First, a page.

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By Bob Valen 

September guides in cool weather

Weather Watcher

 


The high temperatures we had up to mid-September, 80s and 90s, have dropped off measurably. As we transitioned into October we’ve had nothing above the high 70s. I think it’s fair to state we are now in autumn weather.

My home weather station recorded a high temperature of 95.9°F on Sept. 13 (all-time high was 104°F in 1938) and a low of 39.5° on the September 25 (all-time low of 30°F in 1970). Precipitation was on the light side though above the mean (0.72 inches) with 0.88 inches recorded. We did experience a wet September back in 1985 with 2.08 inches of precipitation.

As I write this column, October has proven itself as a temperature transition month. We just broke the 70° mark once; been running in the 50s and 60s regularly. The short term forecast from the National Weather Service’s Climate Prediction Center is showing above-normal temperatures and below-normal precipitation likely for the remainder of October.

Columbus Day 1962 was a memorable day here in the Northwest. It has been referred to as the mother of all wind storms. Strongest widespread non-hurricane wind storm to strike the continental U.S. in the 20th Century. It hit from northern California to British Columbia, claimed 46 lives and blew down 15 billion board feet of timber. Total property damage was pegged at $235 million. Wind speeds recorded were: Bellingham and Vancouver gust 92 MPH. Renton gust 100 MPH and Tacoma gust 88 MPH. Troutdale gust to 106 MPH and Mt. Hebo gust to 131 MPH. I’d say those winds were a bit stiffer than some of our recent thunderstorm wind gusts.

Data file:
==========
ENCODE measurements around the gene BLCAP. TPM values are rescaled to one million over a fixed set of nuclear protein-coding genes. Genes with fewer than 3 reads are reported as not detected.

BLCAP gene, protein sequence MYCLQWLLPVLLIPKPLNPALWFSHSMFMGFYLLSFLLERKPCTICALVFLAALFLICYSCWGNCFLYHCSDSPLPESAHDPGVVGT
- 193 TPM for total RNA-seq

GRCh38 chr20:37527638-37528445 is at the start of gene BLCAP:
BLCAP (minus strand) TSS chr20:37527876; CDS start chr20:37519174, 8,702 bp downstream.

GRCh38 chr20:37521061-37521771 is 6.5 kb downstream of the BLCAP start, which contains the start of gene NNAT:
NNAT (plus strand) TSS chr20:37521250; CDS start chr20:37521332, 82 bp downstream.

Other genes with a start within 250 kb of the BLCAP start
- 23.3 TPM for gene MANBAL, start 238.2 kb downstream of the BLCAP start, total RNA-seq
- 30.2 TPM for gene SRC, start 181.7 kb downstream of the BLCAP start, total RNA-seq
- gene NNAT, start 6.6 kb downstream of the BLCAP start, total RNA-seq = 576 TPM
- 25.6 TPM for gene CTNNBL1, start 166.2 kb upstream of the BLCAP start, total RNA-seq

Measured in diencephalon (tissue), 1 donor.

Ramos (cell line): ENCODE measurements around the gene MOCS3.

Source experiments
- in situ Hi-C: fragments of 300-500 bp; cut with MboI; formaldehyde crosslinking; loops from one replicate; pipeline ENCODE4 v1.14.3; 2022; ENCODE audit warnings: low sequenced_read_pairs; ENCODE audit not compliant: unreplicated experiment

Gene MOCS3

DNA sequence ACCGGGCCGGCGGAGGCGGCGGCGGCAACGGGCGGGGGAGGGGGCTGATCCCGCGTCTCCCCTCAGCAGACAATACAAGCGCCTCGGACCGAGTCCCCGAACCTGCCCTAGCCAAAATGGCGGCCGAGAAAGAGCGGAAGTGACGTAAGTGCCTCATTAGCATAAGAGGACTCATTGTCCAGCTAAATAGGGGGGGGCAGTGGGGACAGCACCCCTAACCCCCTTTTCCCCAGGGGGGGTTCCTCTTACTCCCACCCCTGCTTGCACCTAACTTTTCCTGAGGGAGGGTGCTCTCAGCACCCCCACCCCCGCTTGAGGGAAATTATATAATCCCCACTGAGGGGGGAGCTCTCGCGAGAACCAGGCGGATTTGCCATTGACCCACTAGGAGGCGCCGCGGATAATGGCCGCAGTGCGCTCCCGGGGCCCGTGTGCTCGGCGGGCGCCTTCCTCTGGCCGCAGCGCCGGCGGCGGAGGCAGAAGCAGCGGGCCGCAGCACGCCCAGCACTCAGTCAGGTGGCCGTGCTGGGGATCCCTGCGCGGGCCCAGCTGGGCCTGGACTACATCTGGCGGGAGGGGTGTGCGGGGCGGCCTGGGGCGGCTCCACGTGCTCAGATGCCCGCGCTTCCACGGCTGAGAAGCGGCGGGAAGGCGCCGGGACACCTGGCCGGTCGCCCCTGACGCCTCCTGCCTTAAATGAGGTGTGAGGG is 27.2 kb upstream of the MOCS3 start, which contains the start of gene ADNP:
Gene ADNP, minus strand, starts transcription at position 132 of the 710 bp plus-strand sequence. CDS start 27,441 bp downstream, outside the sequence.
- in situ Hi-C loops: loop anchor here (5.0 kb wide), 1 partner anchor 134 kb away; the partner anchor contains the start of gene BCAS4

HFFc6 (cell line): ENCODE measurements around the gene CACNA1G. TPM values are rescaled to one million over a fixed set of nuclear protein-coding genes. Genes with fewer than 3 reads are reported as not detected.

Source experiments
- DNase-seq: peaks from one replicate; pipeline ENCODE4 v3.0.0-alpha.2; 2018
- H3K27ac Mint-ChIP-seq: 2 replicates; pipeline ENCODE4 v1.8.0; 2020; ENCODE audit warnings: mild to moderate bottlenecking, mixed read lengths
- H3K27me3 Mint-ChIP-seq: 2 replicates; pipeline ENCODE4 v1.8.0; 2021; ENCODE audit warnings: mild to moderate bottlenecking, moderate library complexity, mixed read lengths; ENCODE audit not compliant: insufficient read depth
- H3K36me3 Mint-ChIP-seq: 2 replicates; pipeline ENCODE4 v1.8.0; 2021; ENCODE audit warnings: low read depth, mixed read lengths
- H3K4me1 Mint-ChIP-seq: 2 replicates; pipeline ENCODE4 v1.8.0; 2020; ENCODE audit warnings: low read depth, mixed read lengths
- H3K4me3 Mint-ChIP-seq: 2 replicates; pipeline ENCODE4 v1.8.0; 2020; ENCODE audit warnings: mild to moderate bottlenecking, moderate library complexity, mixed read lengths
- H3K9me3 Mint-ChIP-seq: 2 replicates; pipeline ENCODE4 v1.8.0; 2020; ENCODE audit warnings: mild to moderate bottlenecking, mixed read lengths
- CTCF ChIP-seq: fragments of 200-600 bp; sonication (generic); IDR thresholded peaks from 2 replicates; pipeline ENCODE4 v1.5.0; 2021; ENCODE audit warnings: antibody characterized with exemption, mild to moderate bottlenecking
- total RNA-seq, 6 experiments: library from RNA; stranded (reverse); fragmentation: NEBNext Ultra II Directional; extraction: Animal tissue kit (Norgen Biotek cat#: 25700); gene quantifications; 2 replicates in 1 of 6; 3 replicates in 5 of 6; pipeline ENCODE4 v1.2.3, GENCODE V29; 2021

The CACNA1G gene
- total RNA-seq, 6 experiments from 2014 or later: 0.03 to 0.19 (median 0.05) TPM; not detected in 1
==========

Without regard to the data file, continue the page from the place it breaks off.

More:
We will have a full moon on Oct. 19. Five of our solar system’s planets will be visible in October. In the evening sky, watch for Venus, Saturn and Mercury. Viewing Venus requires an unobstructed horizon in the direction of the sunset and is best for observing the planet at dusk and early evening. Saturn after sunset is no match for Venus in brightness, but it’s still as brilliant as the brighter stars. A Northern Hemisphere observer (that’s us) with exceptionally clear skies may glimpse Mercury close to the horizon. Jupiter and Mars are the earlier morning planets. By the end of October, Jupiter is up by mid-to-late evening. Mars becomes easier to spot before sunrise in October, as it climbs higher into the predawn sky all month long.

 

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